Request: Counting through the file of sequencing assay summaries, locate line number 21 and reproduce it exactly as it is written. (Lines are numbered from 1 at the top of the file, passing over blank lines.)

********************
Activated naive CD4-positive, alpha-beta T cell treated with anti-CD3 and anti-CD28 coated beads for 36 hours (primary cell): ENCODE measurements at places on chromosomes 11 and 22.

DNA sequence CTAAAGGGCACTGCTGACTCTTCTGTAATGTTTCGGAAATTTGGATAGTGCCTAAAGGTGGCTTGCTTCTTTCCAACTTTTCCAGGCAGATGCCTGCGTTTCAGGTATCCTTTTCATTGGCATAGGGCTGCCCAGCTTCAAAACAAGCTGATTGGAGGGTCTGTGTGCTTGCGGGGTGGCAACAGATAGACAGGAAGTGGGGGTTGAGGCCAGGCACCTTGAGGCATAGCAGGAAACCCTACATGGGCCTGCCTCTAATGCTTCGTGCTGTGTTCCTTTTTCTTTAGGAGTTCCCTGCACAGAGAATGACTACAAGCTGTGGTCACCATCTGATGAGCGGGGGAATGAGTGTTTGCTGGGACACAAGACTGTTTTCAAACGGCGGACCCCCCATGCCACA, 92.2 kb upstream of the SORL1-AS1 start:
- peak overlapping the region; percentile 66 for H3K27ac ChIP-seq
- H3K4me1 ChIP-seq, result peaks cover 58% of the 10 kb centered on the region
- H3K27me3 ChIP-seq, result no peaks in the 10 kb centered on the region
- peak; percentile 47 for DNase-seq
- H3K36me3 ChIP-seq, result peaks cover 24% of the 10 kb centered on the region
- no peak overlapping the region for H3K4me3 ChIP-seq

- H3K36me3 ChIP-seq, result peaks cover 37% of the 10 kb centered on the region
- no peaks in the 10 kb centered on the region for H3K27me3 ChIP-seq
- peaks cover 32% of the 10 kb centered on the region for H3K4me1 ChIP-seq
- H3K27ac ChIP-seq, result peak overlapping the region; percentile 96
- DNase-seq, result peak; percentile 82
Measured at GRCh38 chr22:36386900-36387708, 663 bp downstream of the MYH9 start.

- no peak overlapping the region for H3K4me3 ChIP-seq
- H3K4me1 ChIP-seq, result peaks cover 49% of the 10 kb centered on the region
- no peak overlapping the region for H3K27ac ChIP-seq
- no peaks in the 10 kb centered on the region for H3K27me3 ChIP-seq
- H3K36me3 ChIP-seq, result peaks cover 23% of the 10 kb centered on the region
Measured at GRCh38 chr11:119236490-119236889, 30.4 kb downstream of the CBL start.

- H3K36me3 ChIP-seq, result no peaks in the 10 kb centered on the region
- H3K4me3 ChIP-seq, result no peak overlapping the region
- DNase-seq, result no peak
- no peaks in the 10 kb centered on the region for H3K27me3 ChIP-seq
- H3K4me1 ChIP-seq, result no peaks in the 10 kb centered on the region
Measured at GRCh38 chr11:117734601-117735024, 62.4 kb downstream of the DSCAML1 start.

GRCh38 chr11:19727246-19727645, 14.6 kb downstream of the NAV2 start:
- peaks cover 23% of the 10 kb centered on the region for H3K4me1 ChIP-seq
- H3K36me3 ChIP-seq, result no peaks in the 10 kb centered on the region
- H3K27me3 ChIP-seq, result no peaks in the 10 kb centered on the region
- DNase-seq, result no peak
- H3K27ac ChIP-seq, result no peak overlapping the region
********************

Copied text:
- H3K36me3 ChIP-seq, result no peaks in the 10 kb centered on the region